While evaporating advertising has decimated newspaper newsrooms around the country, the sports section remains an area where newspapers continue to dominate.
Even sports radio stations have survived only because they’re able to poach newspaper columnists in the Twin Cities, although the almost exclusively maleness and whiteness of the pool remains troubling.
Now, an upstart has moved into the Twin Cities and is presenting a significant threat to the local dailies.
The Athletic, a $40-a-year service (wait for the occasional discount promotions, though) that has operated in six cities in the United States — New York, Cleveland, San Francisco, Chicago, Detroit, St. Louis and Philadelphia — has now added a seventh: the Twin Cities. It’s also adding other NHL cities, scooping up the top hockey writers in several hockey-crazed cities, following a pattern in which it has been gobbling up local papers’ best analysts.
Today, Michael Russo, the dean of hockey writers in these parts who resigned from the Star Tribune a week ago, announced he’ll be The Athletic’s first Minnesota writer.
My objective remains the same as my previous 22 years covering the NHL: That fans know I’ll work hard and with passion and personality so The Athletic becomes the one-stop shop for all things Wild and hockey news.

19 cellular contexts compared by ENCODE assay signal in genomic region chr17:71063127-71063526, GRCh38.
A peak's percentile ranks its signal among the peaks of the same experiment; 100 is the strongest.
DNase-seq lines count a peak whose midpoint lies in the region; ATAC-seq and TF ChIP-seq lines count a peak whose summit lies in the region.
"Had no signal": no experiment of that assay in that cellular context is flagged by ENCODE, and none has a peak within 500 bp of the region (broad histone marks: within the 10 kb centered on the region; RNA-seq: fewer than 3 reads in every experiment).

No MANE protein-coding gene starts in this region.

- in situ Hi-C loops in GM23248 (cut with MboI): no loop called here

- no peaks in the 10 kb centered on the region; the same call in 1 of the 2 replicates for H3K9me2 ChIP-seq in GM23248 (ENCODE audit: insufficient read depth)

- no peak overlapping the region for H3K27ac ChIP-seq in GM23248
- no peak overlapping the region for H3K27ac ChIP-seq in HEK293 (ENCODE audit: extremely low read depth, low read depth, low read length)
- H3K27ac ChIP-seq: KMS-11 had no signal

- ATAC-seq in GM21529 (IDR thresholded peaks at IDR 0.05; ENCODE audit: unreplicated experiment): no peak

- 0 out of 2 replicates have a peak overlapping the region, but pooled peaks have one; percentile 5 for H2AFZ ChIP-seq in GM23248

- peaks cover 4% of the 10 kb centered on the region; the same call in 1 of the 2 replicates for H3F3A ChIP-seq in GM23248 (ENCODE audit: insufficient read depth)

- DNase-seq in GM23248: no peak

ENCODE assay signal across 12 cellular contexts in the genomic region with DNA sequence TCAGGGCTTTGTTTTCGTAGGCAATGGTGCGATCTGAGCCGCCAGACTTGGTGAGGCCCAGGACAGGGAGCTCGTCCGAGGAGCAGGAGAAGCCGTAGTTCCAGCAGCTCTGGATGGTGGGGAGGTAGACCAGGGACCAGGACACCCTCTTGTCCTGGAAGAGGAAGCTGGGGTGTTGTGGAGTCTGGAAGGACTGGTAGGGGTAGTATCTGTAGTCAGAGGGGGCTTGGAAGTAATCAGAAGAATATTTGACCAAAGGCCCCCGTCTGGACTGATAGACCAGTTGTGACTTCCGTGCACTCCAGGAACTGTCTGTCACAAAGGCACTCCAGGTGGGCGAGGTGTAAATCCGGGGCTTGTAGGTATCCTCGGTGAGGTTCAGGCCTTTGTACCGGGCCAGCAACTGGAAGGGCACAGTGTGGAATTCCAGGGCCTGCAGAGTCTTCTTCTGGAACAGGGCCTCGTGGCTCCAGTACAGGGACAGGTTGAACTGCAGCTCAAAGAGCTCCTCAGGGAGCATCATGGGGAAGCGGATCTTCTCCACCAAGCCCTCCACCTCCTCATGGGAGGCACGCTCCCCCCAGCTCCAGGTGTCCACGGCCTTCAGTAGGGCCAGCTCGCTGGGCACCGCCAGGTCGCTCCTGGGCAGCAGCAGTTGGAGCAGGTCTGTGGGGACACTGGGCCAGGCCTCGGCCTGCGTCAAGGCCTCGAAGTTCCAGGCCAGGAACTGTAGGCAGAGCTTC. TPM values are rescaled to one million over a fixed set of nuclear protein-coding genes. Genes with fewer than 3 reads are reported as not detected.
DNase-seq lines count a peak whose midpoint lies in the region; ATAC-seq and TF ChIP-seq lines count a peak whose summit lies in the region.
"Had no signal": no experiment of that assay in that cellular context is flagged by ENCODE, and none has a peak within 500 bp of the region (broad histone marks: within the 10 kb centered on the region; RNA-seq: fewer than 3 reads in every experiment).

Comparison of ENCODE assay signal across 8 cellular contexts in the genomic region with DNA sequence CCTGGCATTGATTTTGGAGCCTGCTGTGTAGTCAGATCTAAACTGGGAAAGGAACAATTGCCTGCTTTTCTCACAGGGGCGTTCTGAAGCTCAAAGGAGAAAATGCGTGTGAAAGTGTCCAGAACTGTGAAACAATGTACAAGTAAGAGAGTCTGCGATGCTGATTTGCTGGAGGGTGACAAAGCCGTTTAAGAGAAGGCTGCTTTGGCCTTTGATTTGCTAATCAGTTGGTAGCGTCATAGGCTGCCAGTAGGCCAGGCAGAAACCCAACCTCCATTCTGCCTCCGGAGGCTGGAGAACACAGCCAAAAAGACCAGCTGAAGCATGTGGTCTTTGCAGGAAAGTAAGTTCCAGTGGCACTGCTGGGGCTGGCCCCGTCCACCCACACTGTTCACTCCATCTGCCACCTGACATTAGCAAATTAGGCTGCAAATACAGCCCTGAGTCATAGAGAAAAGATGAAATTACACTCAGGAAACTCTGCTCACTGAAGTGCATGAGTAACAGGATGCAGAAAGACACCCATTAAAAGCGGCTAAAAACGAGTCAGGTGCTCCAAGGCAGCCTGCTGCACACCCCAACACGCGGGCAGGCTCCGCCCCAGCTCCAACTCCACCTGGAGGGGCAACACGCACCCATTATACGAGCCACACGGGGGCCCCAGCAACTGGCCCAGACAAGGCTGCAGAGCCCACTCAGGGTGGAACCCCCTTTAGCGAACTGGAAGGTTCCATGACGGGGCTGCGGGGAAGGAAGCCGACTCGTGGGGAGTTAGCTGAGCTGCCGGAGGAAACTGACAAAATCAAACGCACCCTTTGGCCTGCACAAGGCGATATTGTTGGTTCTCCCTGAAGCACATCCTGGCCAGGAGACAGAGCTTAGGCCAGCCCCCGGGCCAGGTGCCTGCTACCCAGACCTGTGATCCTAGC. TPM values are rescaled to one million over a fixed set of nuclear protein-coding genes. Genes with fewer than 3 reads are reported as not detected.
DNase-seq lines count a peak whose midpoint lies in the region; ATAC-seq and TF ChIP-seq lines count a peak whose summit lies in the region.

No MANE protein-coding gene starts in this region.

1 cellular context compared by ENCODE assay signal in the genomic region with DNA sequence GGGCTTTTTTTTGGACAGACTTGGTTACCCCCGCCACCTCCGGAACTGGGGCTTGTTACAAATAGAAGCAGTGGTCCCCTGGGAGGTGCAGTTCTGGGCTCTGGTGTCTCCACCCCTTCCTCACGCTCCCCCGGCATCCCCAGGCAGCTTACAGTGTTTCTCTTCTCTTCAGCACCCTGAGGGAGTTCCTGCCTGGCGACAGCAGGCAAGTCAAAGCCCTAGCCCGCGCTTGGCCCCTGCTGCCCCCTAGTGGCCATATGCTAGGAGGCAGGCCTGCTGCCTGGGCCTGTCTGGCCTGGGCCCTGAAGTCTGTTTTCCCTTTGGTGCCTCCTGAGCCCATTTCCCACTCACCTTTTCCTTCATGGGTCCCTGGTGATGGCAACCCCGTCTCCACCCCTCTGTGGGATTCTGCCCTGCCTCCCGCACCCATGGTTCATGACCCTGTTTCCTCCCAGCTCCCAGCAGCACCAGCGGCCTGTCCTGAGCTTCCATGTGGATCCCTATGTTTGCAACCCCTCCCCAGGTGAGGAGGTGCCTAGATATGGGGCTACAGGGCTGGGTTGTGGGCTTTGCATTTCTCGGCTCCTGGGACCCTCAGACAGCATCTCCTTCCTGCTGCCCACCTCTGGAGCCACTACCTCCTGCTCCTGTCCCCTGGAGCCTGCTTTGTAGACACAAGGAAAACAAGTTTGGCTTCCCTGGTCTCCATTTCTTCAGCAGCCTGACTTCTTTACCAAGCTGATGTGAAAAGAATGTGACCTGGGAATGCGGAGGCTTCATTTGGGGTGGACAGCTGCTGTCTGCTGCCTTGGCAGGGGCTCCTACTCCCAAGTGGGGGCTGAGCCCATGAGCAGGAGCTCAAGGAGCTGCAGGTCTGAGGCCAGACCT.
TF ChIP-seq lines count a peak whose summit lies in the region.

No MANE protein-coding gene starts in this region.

But now, I’ll be able to do it without the restraints of a newspaper deadline.
For the first time in my career, I’ll get to actually watch the third period of a hockey game instead of having my head down, pounding the keyboard and missing key happenings because I have to file a story “at the gun.”
I won’t have to constantly look at my watch in the postgame locker room. That should improve the quality of my writing, meaning more analytical postgame columns that’ll provide an inside look rather than “gamers” overrun by play-by-play from a game you’ve already watched.
Trust me, I’ve always considered myself a newspaper man. I started as a paperboy at 11 years old. I grew up in the business, and I’ll always love that medium and the two papers I came from. I’m specifically leaving an incredible paper with unparalleled brand identity, stability, talent and audience size. I’ll always be indebted to the Star Tribune for getting me to where I am today.
The Athletic has been a grand experiment to see if sports fans will pay for quality local sportswriting. They will.
So far, The Athletic has been profitable in only one of its cities, Nieman Lab says: Toronto. But it’s raised nearly $6 million from investors.
It appeals to fans tired of the “old fluff” on the sports pages of newspapers, Bloomberg says.